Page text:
The Emergency Food Assistance Program and Emergency Feeding Needs Page: 4 of 20
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The Emergency Food Assistance Program
and Emergency Feeding Needs
The Emergency Food Assistance Program (TEFAP or EFAP) provides support
- in the form of federally donated food commodities and cash grants - for food
distribution to needy persons served by public and private nonprofit emergency
feeding organizations, such as food banks, food pantries, hunger relief centers,
emergency shelters, soup kitchens, charitable organizations, and local government
entities. Funding is authorized through FY2002, and federal aid consists of: (1) food
commodities bought specifically for the program, (2) grants to help cover distributing
agencies' commodity handling and distribution costs, and (3) when available, "bonus"
commodities from inventories of the Agriculture Department's Commodity Credit
Corporation (CCC). Federally donated commodities and cash distribution-cost grants
flow to local emergency feeding agencies through the states' food distribution
agencies, which receive their funds and commodity allocations according to a formula.
States determine which local agencies will qualify for assistance, what eligibility
requirements will be placed on those applying for TEFAP-supported aid, and how
commodities are distributed in the state. Federal rules are minimal. With the
exception of the Federal Emergency Management Administration's Emergency Food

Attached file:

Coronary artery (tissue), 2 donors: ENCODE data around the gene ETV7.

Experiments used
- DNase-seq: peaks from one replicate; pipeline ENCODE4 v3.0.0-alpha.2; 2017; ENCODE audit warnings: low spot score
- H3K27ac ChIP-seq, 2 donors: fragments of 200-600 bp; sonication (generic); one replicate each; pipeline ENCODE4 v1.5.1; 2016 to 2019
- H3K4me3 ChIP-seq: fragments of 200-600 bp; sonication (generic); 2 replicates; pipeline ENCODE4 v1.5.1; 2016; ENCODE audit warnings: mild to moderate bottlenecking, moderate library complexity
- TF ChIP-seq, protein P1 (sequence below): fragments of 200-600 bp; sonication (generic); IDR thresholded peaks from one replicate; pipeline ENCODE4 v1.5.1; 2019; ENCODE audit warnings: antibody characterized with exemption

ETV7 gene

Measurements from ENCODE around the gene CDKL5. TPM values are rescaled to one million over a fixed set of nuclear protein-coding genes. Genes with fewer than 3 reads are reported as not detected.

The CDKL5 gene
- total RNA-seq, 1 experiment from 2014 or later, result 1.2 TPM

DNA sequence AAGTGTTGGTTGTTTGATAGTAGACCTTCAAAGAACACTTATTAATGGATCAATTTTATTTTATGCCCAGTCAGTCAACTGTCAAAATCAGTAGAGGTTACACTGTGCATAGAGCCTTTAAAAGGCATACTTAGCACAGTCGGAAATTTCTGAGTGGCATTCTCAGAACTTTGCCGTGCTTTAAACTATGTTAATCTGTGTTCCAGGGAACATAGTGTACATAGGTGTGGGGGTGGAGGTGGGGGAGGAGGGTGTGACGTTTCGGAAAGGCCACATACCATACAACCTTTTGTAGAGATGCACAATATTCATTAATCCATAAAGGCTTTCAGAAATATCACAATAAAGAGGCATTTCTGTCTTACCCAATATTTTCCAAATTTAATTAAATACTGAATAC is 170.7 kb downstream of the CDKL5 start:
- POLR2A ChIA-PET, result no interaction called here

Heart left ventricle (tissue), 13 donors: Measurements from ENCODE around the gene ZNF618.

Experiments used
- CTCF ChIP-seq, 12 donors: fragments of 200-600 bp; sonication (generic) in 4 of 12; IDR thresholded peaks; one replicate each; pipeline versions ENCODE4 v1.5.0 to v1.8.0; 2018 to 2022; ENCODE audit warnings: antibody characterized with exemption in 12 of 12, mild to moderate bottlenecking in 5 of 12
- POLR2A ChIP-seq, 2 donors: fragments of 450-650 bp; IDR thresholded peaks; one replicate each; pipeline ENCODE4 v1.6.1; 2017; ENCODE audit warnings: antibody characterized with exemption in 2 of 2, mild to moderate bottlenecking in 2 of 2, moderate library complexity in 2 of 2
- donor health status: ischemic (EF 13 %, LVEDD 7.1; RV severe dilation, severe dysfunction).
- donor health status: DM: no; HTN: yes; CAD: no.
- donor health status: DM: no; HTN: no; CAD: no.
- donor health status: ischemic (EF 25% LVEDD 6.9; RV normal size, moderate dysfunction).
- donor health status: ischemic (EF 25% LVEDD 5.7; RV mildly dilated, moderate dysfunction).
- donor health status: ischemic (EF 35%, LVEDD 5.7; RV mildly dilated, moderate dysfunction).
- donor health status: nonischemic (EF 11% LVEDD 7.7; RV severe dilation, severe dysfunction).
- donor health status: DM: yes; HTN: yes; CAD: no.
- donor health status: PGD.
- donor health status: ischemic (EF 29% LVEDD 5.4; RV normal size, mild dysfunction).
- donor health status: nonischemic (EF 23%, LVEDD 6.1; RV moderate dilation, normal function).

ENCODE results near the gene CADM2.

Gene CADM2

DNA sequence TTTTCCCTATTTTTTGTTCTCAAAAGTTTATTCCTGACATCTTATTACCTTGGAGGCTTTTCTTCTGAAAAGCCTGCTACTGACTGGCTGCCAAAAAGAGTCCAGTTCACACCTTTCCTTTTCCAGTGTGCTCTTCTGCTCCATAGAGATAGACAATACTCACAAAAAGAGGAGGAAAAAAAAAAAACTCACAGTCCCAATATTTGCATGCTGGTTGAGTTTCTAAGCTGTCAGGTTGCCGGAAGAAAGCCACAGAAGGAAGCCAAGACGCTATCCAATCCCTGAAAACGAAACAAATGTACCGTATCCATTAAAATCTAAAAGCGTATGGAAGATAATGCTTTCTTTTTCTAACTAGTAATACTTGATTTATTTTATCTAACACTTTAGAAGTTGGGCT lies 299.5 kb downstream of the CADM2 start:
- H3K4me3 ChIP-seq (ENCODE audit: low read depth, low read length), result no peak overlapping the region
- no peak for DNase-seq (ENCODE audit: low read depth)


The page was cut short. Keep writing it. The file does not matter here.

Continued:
and Shelter program (typically funded at $100 million a year), TEFAP is the only
major federal food aid effort aimed at serving the homeless and other needy persons
who do not get, do not apply for, or are ineligible for other federal food assistance
and nutrition support programs - or who find that the benefits of these programs do
not cover their needs.
The Early Years. TEFAP was begun in 1981-82 as a temporary expedient
designed, at least initially, to dispose of huge stockpiles of government-held food
commodities. Establishment of TEFAP also occurred in the aftermath of noticeable
reductions in the coverage of and benefits provided by federal food assistance
programs (e.g., food stamps, school meal programs) legislated in 1981 and 1982, and
in the midst of an economic recession and concern over "hunger" and homelessness
among the needy.
In response, the Administration began distribution of excess federally held food
commodities in 1981-1982. These commodities, often termed "bonus" commodities,
are those in excess of those needed to fulfill other domestic and international federal
commitments to provide food commodities (e.g., to schools operating school meal
programs). In 1983, Congress followed up with legislative authority that created
what was known for more than a decade as the Temporary Emergency Food
Assistance Program (TEFAP) - as well as funding for grants to help with
distribution costs. Establishment of the TEFAP helped reduce federal commodity
stocks (and storage costs associated with holding them), provided an alternative
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The Emergency Food Assistance Program and Emergency Feeding Needs, report, August 24, 2001; Washington D.C.. (digital.library.unt.edu/ark:/67531/metadc805887/m1/4/: accessed February 19, 2019), University of North Texas Libraries, Digital Library, digital.library.unt.edu; crediting UNT Libraries Government Documents Department.